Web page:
Posted by: koherston | May 10, 2017

Grounds of Wanton Disregard Reversed in Morristown, TN Termination of Parental Rights Case: In re Jeremimah N.

Facts: Mother gave birth to Child in 2002. In 2007, Maternal Grandmother obtained custody of Child.

In 2015, Maternal Grandmother petitioned to terminate Father’s parental rights on grounds of wanton disregard and because Father was sentenced to serve over 10 years in prison. Maternal Grandmother sought to adopt Child.

Mother consented to the termination of her parental rights and the adoption of Child. Father did not.

Father has a lengthy criminal history related to drug trafficking. At the time of trial, he was serving a 25-year sentence. He also has an extensive history of discipline infractions while in prison.

Father testified that the criminal charges that resulted in his current incarceration occurred in 1997 in 1998, which was prior to when he met Mother. He went to jail in 2002 — two months after Child was born — and was not made aware of Child’s existence until Child was five or six years old.

The trial court found that Father’s criminal activities and his disciplinary actions in prison constituted grounds of wanton disregard for the welfare of Child. The trial court also found that termination of Father’s parental rights was in Child’s best interest.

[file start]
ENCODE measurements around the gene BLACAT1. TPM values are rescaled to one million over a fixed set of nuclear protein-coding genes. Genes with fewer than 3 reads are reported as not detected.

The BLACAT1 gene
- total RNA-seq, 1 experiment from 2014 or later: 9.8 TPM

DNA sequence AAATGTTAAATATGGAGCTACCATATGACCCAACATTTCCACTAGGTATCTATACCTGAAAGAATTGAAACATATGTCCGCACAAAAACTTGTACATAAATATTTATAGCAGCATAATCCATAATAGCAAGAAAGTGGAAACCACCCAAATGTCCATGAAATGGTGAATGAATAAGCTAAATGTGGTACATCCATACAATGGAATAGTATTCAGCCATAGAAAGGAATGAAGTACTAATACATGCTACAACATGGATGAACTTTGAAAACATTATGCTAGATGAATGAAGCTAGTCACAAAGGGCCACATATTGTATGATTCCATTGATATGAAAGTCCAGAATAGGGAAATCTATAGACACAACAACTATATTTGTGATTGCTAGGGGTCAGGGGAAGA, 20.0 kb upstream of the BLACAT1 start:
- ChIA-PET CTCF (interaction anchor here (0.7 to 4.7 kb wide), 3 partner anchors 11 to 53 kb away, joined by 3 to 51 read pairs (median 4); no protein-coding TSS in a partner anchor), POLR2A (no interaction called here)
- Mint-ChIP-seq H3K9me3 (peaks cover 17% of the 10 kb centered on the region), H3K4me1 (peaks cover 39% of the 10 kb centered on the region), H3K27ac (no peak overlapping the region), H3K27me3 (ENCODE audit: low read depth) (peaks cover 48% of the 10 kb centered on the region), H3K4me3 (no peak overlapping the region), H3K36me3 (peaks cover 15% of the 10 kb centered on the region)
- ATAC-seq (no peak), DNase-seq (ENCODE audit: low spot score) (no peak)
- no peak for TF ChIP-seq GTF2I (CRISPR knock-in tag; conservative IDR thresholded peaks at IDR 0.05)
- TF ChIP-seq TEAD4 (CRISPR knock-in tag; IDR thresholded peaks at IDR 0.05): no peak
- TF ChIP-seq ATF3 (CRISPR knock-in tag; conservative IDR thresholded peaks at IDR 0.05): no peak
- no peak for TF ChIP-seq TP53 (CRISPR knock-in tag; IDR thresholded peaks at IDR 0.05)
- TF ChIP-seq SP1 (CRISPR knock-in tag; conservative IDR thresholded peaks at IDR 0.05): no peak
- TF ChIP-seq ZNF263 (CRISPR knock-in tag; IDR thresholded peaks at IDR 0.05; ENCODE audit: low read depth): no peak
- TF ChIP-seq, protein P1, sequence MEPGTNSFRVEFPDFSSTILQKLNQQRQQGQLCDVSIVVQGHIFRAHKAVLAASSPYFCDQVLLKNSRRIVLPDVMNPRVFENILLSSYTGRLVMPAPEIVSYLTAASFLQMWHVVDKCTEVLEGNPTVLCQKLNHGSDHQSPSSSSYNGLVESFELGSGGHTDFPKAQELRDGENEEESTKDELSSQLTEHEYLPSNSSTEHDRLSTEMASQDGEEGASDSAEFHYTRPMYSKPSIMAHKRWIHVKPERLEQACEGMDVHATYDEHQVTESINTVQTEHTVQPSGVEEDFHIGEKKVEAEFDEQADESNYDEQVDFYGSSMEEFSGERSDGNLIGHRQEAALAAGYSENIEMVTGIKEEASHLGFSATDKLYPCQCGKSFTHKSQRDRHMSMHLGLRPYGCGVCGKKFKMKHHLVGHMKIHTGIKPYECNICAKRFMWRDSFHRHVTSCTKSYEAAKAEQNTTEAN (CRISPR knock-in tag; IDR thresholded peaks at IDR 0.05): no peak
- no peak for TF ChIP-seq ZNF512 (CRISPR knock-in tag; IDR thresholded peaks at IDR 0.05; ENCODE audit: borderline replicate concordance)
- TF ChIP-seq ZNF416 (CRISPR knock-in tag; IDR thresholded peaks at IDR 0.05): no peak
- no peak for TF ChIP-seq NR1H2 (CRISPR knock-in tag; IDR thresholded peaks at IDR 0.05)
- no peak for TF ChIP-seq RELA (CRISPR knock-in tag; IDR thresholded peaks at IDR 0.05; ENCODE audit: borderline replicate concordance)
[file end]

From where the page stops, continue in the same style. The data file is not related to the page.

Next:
Father appealed.

On Appeal: The Court of Appeals reversed in part and affirmed in part.

Parental rights can be terminated on grounds of abandonment by engaging in conduct prior to incarceration that exhibits a wanton disregard for the welfare of the child. The law requires, however, that the parent have knowledge of the child’s existence at the time the actions constituting wanton disregard are taken.

The Court was persuaded by Father’s argument that he has not engaged in any criminal content since prior to Child’s birth:

While [Father’s] testimony at trial as well as the copies of his criminal convictions fully support a finding that he engaged in serious criminal behavior for many years prior to his incarceration, this conduct occurred prior to [Child’s] birth. His uncontradicted testimony is that he did not learn of her existence until she was five or six years old.

In addition, the trial court relied on [Father’s] disciplinary record in prison in sustaining this ground. . . . While the record shows that [Father] has engaged in a series of acts that have resulted in disciplinary measures being taken against him while incarcerated, these acts do not come within the purview of Tennessee Code Annotated § 36-1-102(1)(A)(iv), which requires the conduct to have occurred prior to the parent’s incarceration.

Because the evidence did not support grounds of wanton disregard, the trial court’s ruling on that particular ground was reversed. The other ground — the 10-year prison sentence when the child is less than eight years old – was affirmed, along with the finding that termination is in Child’s best interest. Thus, the termination of Father’s parental rights was affirmed.

In re Jeremiah N. (Tennessee Court of Appeals, Eastern Section, May 2, 2017).

Information provided by K.O. Herston: Knoxville, Tennessee Divorce and Family-Law Attorney.


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